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Truck Driver Crashes Into Cyclists, Killing 5, Outside Las Vegas

It was an annual tradition, a 130-mile ride on long stretches of highway from the M Resort Spa Casino in Henderson, Nev., through Searchlight to Nipton, Calif., and back.

But at 9:39 a.m. on Thursday, about 40 miles into the ride, a box truck slammed into the group of about 20 cyclists as they rode on the shoulder of U.S. 95 in Clark County, just north of Searchlight, according to the Nevada Highway Patrol.

Five cyclists were killed and four were injured, including one who was in critical condition, the Highway Patrol said.

The Highway Patrol said investigators did not know why the truck had plowed into the group but said the driver had left the roadway, hit the group from behind and then struck a Subaru hatchback that was accompanying the cyclists and another group of cyclists that was in front of the Subaru.

“Three were dead instantly, as you could tell from their bodies,” Michael Anderson, who had organized the ride and was cycling ahead of his friends when they were hit, said in a phone interview. “I watched two die in front of me. I have been crying all day.”

Trooper Travis Smaka, a Highway Patrol spokesman, said the driver had stayed at the scene of the crash and was cooperating with the investigation.

Investigators do not believe that the driver was impaired by alcohol or drugs, and no charges have been filed as the investigation continues, he said.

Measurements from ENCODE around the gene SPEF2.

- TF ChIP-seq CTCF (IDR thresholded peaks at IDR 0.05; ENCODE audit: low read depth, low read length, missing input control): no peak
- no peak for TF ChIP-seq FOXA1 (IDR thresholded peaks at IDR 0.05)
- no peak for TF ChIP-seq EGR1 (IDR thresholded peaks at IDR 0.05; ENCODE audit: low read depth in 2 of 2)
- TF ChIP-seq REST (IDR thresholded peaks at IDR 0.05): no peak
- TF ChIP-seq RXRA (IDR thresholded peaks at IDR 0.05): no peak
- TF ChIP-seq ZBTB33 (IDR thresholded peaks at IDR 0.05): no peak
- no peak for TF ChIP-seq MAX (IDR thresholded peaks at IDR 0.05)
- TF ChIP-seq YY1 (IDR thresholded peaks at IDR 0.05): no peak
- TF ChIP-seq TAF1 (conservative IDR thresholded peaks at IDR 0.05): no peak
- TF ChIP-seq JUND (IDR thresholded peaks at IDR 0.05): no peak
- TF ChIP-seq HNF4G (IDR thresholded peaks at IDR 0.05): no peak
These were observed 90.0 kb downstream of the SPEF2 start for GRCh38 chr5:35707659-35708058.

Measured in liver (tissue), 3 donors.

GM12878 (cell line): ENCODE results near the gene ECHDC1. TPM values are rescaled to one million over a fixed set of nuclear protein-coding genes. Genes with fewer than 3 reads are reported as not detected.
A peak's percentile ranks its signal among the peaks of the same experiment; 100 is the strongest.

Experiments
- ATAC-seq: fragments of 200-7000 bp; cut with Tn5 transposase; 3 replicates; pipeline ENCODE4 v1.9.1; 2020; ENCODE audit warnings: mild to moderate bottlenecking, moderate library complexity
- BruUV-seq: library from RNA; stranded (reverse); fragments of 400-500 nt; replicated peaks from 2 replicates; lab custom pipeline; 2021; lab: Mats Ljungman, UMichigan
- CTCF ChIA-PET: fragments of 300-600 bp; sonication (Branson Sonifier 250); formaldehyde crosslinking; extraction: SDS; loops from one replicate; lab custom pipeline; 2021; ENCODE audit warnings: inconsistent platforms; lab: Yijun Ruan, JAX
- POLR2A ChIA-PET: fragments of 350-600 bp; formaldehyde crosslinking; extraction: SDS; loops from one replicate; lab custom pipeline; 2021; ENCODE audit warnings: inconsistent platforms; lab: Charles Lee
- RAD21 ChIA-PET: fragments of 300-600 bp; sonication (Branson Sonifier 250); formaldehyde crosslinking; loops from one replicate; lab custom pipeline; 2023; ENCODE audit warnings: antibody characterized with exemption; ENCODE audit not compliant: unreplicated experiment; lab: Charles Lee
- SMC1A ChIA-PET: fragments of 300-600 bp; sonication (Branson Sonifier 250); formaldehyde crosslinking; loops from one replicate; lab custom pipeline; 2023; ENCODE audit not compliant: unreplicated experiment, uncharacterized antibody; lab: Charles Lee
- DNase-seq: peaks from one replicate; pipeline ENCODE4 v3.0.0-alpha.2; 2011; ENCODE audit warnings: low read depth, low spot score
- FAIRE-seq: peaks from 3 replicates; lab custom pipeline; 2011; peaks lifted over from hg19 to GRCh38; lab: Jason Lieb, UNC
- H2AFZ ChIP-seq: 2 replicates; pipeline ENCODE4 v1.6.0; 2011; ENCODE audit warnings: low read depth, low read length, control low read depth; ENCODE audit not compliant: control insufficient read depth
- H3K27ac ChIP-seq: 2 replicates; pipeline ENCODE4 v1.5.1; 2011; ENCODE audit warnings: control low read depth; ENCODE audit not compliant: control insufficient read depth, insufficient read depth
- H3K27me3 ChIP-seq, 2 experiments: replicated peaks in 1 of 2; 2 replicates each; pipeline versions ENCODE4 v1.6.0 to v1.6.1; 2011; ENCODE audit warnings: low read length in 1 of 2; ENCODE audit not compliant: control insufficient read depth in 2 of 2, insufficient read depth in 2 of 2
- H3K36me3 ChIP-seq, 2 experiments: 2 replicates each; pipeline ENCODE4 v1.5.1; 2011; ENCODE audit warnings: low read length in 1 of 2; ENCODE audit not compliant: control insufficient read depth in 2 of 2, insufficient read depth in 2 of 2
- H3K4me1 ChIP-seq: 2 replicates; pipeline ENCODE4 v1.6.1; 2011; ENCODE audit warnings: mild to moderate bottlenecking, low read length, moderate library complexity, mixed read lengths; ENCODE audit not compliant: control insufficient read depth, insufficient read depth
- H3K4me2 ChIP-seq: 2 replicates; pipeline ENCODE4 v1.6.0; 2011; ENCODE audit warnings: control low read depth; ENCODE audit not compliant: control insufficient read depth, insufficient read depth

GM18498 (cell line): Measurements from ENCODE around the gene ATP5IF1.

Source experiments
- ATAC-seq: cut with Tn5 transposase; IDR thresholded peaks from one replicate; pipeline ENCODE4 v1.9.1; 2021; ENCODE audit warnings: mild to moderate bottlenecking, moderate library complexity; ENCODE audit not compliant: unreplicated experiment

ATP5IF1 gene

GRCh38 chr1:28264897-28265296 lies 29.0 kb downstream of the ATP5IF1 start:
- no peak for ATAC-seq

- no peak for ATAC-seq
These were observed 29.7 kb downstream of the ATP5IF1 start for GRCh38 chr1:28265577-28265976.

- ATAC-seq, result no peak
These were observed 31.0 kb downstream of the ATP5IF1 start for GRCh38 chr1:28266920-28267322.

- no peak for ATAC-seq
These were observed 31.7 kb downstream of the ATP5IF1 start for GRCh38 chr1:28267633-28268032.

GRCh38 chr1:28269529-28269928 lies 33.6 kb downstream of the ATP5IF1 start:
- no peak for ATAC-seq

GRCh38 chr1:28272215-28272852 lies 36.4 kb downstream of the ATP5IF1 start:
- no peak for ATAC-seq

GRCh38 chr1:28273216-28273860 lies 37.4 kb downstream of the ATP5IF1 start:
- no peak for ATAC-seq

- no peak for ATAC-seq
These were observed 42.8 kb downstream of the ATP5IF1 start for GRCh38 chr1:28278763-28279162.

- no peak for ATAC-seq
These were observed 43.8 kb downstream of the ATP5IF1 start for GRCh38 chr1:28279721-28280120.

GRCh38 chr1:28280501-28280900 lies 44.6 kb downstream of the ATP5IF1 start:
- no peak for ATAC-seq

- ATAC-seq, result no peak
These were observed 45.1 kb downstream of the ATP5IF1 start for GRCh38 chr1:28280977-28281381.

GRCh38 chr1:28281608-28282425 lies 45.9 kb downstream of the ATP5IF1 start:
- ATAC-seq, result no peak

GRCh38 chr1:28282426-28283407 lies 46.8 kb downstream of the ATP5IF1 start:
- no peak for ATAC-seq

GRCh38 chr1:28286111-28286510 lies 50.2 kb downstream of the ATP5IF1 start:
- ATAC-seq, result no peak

The authorities have not released the names of the four men and one woman who were killed or the name of the driver. The speed limit on that portion of the highway is 75 m.p.h.

Mr. Anderson said the cyclists had split into two groups — with stronger riders ahead of the car that was accompanying them and slower riders drafting behind it — when the truck slammed into the group that was trailing the car.

He said he had been in the group ahead of the car and was told by a passing driver that the cyclists behind him had been hit.

“We turned around and went back, and that’s when all hell broke loose — when I saw my friends all over the road,” Mr. Anderson said.

Mr. Anderson, who retired last month after 22 years with the Las Vegas Metropolitan Police Department, said he had responded to crashes before, but nothing like this one.

“I felt helpless that my friends were literally there, shredded,” he said. “I can’t think of a more devastating crash ever here.”

Clay Weeks, who works at Pro Cyclery, a bike shop in Las Vegas, said he knew some of the riders that were in the group, including a mechanic who works at the store who was unharmed but “very emotionally hurt.”

“It’s a road that typically would be safe,” Mr. Weeks said. “The shoulder is plenty wide to ride out there. It’s not a narrow, sketchy road.”

He said news of the crash had traveled quickly through the close-knit cycling community.

“Everyone is just devastated,” he said. “Hopefully this opens eyes for people and will make them more vigilant of cyclists on the road because stuff like this happens way too often in the community.”

Bicycle rides account for only 1 percent of all trips in the United States, but cyclists face a higher risk of crash-related injuries and death than people in cars and trucks, according to the Centers for Disease Control and Prevention.

Last year, the National Highway Traffic Safety Administration reported that more pedestrians and cyclists had been killed in 2018 in the United States than in any year since 1990.

The number of pedestrians killed grew by 3.4 percent in 2018, to 6,283, and the number of cyclists killed rose by 6.3 percent, to 857, even as total traffic deaths decreased, the agency said. On average, about 17 pedestrians and two cyclists were killed each day in crashes.


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